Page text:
Reports say a federal agency has attempted to calm universities’ concerns about foreign veto plans.

The Morrison government has been pushing new foreign veto laws that would allow it to step in an cancel international deals.

Australian universities frequently enter into deals with foreign institutions and laboratories, and are concerned that the new rules would allow Australia’s foreign affairs minister to allow an agreement to enter into force, only to veto at a later stage.

The new laws allow the minister to scrutinise any deals with foreign universities that lack “institutional autonomy”.

The minister could then tear up arrangements that are ruled to have “adverse effects on foreign relations” or are “inconsistent with foreign policy”.

Reports say the Department of Foreign Affairs and Trade (DFAT) attempted to allay concerns at a recent briefing, but only left universities more concerned.

According to The Guardian, university representatives raised concerns that their deals may never be secure, as foreign policy can change day-by-day.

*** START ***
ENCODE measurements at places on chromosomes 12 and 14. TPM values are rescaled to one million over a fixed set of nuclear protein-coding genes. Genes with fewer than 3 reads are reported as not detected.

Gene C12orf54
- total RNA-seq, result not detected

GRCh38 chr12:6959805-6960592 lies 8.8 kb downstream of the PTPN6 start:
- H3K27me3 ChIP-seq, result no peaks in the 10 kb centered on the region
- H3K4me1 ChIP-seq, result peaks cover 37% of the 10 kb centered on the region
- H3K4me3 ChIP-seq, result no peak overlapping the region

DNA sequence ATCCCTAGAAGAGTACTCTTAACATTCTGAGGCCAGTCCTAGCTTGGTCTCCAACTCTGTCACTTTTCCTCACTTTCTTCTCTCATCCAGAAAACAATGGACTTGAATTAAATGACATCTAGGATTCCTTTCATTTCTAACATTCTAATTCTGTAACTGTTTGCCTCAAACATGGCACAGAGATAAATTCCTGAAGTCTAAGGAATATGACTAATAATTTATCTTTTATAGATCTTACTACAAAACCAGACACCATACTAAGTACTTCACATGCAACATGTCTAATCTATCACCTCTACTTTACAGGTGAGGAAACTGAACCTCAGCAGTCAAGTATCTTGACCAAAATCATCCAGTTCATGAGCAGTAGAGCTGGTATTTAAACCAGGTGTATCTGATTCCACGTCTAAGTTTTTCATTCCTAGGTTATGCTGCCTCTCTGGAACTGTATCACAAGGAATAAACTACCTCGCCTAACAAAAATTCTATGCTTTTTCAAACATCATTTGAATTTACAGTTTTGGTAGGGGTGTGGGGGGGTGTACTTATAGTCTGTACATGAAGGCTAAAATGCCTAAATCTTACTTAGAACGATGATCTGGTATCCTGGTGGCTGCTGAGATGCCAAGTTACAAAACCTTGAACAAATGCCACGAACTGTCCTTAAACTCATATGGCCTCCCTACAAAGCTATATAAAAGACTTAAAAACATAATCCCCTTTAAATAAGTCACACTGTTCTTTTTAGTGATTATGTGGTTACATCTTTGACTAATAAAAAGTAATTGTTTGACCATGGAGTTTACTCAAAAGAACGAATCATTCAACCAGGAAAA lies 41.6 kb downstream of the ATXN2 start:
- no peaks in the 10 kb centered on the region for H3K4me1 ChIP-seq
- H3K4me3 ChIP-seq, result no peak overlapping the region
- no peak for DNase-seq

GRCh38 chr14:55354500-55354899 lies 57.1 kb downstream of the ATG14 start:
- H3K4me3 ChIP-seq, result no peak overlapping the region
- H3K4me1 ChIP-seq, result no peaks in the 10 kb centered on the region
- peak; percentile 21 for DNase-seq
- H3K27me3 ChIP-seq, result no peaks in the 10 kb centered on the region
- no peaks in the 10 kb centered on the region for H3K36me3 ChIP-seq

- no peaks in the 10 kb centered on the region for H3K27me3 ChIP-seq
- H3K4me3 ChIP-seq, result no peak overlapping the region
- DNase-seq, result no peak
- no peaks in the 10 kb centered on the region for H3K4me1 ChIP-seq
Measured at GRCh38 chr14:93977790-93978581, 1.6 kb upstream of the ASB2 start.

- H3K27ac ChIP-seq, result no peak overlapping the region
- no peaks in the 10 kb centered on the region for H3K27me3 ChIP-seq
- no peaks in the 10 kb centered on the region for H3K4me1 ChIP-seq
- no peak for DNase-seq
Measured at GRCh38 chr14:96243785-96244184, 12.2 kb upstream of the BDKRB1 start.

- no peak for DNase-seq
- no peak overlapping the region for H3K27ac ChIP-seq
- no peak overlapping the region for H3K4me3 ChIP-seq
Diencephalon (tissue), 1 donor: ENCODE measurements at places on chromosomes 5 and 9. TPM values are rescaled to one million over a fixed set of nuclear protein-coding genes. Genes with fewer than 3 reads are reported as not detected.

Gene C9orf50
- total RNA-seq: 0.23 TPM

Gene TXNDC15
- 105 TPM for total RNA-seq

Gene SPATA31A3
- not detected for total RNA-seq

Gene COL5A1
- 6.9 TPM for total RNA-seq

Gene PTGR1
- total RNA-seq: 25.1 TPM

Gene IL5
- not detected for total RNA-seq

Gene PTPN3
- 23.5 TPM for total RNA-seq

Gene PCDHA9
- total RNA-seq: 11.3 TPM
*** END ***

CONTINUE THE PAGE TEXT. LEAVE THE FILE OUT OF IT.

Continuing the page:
It is alleged that a DFAT official replied that “foreign policy considerations are not static”.

University representatives also suggested that no Chinese institution would meet the criteria of “institutional autonomy”.

DFAT officials said not having autonomy would not automatically disqualify a deal, but it would put it up for scrutiny.

Vicki Thomson, chief executive of the Group of Eight university lobby, recently stated: “We have serious concerns about this legislation and the extent that it might stop international research collaboration, but we want to work with government to mitigate against that.”